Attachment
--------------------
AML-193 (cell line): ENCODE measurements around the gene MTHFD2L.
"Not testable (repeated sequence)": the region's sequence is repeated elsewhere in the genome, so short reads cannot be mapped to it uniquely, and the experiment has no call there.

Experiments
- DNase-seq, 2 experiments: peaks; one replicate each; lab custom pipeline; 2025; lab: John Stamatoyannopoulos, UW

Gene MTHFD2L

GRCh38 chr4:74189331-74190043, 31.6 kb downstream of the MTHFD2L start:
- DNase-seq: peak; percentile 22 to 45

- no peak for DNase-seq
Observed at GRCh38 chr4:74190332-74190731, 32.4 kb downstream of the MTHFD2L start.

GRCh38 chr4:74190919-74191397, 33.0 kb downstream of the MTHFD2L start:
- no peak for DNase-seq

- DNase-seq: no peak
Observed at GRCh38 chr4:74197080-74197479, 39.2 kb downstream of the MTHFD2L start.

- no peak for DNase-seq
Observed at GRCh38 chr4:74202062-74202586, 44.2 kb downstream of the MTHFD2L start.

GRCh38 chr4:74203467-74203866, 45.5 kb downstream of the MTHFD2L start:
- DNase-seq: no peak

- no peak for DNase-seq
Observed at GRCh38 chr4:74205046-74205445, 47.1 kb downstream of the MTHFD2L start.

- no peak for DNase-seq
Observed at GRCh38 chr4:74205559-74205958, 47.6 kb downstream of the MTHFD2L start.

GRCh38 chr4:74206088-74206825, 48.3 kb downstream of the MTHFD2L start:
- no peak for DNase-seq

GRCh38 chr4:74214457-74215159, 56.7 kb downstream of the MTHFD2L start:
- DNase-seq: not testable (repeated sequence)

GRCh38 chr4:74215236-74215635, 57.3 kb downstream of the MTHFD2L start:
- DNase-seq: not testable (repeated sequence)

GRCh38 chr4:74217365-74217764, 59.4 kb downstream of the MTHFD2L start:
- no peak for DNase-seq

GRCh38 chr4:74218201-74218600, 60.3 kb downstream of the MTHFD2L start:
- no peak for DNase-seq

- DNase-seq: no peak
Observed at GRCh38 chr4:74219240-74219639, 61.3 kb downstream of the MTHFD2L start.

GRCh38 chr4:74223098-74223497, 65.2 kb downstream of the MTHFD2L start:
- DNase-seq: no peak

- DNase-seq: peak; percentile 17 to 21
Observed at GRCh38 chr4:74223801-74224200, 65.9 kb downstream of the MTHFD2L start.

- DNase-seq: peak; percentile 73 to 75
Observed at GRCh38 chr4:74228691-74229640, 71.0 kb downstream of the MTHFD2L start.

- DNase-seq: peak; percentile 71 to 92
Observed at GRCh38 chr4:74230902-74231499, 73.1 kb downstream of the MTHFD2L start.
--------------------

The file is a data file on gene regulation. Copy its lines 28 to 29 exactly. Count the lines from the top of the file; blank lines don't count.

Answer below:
GRCh38 chr4:74217365-74217764, 59.4 kb downstream of the MTHFD2L start:
- no peak for DNase-seq